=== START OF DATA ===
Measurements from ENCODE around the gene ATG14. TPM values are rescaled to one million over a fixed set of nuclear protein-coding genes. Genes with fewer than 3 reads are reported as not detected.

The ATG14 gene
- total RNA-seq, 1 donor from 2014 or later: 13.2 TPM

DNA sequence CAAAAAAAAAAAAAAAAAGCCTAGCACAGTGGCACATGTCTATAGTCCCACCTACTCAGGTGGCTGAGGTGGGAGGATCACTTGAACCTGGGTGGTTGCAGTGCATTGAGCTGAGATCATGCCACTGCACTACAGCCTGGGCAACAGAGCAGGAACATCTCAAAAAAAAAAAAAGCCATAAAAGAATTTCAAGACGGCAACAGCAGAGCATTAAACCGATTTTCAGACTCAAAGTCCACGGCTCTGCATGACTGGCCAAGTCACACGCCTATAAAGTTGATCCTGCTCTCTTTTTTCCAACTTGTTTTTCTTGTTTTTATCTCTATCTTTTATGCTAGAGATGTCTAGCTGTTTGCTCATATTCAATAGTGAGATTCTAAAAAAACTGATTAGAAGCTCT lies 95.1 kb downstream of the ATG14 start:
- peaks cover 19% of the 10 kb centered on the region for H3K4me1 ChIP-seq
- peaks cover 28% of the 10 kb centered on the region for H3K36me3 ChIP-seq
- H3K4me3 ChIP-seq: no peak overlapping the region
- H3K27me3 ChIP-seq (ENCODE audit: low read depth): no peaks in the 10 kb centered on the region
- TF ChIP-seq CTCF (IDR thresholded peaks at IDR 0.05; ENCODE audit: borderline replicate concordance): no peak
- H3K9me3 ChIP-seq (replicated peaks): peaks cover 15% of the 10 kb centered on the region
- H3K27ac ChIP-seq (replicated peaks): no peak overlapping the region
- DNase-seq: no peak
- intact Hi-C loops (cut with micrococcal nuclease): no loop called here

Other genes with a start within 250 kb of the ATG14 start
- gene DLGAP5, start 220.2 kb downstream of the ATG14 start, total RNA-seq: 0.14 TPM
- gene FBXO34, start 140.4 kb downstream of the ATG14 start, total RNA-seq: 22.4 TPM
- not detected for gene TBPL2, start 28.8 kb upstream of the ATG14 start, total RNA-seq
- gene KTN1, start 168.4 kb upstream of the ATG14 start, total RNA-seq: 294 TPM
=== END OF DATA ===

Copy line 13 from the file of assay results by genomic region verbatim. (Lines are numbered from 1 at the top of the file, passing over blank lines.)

- intact Hi-C loops (cut with micrococcal nuclease): no loop called here